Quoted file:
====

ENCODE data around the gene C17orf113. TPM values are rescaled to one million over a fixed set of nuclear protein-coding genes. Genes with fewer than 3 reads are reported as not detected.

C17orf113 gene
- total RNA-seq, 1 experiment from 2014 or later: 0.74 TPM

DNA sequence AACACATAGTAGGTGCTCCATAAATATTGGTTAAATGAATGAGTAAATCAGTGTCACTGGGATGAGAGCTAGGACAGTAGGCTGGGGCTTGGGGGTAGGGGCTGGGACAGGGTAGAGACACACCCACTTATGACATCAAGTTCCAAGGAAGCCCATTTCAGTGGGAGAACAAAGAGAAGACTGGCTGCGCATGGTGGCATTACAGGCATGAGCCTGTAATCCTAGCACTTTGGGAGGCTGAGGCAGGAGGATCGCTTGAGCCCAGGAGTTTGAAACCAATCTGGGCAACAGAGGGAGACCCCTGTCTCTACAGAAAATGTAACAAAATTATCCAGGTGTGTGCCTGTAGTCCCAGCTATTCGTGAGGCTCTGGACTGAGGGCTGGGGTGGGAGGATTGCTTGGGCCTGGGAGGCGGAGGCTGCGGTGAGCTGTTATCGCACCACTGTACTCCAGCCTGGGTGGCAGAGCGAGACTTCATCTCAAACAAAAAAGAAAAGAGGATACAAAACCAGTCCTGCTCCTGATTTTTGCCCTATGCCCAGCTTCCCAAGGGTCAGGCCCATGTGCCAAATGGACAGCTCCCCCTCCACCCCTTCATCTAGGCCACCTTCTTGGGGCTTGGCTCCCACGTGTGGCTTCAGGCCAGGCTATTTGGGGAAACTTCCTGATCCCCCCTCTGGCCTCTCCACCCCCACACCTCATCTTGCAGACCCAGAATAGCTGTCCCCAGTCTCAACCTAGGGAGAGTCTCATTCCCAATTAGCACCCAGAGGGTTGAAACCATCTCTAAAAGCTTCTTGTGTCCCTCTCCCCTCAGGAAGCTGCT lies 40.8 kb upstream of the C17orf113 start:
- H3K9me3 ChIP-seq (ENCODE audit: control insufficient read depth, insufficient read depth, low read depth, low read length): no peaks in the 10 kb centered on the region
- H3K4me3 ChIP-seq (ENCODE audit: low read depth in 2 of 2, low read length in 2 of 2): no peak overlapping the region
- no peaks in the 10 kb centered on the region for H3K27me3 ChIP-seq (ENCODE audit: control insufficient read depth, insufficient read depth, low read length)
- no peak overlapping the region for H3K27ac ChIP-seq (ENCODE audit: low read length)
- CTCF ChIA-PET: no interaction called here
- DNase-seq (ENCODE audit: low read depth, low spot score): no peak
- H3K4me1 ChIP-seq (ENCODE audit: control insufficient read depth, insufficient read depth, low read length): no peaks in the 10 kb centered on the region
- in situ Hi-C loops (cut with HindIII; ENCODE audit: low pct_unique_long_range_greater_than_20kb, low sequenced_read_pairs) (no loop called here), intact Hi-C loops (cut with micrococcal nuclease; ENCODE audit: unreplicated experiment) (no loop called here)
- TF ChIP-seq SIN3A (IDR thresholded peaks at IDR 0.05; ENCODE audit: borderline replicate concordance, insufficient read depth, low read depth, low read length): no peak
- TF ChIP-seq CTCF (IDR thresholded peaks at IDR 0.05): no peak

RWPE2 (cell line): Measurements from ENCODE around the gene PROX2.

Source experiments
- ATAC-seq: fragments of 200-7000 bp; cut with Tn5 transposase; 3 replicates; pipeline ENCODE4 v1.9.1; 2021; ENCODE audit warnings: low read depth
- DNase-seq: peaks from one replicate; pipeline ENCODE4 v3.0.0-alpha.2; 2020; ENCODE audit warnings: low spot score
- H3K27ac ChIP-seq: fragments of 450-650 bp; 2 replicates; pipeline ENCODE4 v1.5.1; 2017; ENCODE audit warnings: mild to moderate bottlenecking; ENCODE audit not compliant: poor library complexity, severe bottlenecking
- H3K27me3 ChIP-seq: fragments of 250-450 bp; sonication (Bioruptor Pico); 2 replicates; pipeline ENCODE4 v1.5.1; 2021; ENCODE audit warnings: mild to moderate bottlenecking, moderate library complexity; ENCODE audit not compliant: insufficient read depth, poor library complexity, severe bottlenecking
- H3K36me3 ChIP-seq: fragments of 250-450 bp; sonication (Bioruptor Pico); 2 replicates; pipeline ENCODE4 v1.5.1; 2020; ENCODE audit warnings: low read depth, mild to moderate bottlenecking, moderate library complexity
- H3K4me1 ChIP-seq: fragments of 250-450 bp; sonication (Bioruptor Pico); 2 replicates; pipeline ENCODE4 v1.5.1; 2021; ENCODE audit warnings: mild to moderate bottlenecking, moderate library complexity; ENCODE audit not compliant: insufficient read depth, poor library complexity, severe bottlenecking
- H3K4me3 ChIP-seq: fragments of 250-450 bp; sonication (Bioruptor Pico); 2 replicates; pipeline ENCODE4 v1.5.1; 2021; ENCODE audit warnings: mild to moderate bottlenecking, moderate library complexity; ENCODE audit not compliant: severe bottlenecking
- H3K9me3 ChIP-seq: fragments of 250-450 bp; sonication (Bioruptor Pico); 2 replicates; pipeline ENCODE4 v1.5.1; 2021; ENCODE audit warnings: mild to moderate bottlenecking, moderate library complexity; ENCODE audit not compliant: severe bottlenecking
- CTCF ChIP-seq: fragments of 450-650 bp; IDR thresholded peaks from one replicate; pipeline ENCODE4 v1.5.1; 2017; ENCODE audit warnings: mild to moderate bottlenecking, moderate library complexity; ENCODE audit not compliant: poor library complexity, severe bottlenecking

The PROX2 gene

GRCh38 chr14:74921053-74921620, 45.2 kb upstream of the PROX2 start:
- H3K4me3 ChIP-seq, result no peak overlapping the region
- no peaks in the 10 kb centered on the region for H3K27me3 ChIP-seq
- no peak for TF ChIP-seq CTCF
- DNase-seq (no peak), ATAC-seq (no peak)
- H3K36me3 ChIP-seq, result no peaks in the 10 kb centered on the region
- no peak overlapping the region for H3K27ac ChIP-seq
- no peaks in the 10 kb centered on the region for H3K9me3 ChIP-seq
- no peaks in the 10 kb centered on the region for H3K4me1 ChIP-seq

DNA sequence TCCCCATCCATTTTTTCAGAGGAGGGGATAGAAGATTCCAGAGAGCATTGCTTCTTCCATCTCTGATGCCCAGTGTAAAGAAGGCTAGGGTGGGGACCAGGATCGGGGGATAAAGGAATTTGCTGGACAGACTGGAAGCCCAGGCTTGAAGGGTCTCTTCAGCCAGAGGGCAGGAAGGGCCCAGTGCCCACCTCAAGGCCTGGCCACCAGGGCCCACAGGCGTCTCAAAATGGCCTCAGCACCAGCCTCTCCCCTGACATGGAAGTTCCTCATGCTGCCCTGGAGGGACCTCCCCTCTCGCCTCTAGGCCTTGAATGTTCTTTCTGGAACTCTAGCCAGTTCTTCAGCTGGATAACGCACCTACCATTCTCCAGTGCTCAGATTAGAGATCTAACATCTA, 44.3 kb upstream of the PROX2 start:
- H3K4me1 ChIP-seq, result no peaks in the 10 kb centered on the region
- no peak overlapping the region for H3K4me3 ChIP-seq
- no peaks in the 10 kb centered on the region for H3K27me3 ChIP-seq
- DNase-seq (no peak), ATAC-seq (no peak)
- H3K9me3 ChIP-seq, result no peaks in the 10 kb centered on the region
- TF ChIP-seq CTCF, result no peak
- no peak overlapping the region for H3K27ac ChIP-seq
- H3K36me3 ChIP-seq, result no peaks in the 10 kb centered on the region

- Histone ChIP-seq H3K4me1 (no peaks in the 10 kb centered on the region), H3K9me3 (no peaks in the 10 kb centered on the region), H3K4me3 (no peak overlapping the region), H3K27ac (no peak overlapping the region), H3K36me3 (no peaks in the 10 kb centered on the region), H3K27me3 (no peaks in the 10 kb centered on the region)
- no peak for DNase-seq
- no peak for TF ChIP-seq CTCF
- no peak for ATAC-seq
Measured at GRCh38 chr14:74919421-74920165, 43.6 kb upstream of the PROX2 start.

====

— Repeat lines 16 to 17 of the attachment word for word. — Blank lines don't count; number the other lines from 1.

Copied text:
Source experiments
- ATAC-seq: fragments of 200-7000 bp; cut with Tn5 transposase; 3 replicates; pipeline ENCODE4 v1.9.1; 2021; ENCODE audit warnings: low read depth